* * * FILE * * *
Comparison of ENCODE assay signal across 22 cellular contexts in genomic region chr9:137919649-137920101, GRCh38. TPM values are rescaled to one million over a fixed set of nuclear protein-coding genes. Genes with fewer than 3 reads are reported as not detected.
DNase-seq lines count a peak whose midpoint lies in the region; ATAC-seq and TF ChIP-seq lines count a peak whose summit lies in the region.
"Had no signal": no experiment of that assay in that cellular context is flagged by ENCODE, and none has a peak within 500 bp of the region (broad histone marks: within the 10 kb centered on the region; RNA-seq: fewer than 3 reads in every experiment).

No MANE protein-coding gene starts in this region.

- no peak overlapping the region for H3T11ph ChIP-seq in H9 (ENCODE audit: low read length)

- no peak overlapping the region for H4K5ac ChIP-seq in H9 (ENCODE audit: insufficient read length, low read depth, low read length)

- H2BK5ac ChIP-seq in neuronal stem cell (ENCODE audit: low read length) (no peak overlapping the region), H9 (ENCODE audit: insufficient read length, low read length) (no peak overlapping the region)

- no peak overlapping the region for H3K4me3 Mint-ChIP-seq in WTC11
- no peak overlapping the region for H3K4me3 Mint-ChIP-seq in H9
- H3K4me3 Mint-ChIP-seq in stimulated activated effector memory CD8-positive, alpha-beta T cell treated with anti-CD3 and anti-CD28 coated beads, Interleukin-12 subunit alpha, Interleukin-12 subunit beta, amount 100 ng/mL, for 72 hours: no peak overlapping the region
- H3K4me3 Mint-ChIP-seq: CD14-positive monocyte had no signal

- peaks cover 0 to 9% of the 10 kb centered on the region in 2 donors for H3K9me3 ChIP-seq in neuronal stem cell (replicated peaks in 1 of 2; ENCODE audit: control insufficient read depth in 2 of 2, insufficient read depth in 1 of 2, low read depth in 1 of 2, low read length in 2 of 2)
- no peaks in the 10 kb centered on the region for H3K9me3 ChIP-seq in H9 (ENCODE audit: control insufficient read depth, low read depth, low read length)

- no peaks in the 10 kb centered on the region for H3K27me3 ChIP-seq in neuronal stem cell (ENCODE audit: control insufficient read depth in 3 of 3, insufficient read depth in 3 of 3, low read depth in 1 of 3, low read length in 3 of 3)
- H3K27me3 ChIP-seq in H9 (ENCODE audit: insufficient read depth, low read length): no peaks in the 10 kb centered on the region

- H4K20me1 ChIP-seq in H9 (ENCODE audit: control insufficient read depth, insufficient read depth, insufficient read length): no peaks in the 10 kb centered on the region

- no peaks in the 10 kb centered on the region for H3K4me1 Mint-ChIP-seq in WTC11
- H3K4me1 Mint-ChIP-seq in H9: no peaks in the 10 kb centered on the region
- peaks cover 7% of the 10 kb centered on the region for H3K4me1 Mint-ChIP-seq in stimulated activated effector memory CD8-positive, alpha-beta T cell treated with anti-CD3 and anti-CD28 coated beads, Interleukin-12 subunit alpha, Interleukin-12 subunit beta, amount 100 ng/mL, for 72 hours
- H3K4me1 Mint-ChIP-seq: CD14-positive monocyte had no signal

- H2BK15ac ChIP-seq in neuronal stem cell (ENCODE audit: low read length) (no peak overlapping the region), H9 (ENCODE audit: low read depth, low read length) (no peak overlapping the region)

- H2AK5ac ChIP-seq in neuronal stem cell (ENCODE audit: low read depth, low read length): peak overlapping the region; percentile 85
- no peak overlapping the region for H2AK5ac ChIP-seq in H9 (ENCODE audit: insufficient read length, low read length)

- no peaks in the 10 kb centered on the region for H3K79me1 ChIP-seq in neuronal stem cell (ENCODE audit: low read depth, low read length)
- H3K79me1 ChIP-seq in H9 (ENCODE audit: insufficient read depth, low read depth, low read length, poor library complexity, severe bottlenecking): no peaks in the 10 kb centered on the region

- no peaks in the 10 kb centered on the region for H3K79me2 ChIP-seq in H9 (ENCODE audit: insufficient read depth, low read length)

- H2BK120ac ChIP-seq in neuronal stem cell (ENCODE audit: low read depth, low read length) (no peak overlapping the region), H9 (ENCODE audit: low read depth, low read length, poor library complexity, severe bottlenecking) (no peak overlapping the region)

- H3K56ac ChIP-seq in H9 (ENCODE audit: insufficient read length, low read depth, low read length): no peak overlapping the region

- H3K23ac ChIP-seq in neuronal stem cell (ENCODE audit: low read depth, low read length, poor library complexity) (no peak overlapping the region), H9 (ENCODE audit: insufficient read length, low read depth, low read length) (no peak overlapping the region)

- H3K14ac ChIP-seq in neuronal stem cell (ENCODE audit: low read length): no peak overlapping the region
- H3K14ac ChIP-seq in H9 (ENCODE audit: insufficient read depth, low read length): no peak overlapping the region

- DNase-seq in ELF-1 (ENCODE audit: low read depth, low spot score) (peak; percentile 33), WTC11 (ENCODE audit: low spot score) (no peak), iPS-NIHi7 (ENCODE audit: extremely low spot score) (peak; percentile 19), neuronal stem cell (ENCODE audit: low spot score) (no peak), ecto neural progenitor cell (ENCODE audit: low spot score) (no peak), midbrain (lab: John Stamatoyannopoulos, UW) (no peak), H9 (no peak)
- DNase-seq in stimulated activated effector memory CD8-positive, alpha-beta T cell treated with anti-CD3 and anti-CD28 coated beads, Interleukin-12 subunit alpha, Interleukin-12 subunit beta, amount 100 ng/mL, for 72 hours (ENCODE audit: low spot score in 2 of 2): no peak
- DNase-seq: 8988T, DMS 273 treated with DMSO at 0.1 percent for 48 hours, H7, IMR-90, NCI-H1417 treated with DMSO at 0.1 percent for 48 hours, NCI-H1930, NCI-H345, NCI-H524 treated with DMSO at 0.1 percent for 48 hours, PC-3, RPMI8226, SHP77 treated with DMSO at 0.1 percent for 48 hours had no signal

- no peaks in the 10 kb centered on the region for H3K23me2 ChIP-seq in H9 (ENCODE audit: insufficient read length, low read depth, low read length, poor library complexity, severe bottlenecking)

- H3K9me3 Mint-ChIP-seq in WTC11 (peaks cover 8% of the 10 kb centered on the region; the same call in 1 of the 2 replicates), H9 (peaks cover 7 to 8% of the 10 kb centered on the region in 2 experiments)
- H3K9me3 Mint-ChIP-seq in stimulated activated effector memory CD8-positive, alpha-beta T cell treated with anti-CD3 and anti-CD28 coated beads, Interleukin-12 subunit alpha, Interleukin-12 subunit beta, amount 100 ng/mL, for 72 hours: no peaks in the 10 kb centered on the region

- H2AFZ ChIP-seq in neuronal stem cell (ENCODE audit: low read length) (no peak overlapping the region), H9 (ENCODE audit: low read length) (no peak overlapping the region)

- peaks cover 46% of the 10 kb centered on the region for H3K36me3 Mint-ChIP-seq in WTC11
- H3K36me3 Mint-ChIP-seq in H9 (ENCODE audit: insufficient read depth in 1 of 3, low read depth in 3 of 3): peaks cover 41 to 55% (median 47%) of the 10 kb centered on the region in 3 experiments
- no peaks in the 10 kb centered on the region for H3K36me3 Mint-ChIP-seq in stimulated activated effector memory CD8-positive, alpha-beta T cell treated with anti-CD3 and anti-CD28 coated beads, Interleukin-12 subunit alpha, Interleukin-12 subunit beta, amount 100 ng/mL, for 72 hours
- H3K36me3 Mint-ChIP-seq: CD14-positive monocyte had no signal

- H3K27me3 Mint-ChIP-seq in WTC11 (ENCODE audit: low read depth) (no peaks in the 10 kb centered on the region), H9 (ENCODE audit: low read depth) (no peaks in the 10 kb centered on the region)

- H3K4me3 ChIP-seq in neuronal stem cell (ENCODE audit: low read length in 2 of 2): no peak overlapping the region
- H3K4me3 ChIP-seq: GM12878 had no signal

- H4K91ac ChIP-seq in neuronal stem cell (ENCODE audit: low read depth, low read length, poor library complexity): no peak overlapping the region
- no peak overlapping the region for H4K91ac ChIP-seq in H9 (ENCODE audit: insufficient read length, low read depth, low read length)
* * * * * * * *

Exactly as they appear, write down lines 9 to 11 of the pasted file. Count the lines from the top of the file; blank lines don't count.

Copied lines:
- no peak overlapping the region for H3K4me3 Mint-ChIP-seq in H9
- H3K4me3 Mint-ChIP-seq in stimulated activated effector memory CD8-positive, alpha-beta T cell treated with anti-CD3 and anti-CD28 coated beads, Interleukin-12 subunit alpha, Interleukin-12 subunit beta, amount 100 ng/mL, for 72 hours: no peak overlapping the region
- H3K4me3 Mint-ChIP-seq: CD14-positive monocyte had no signal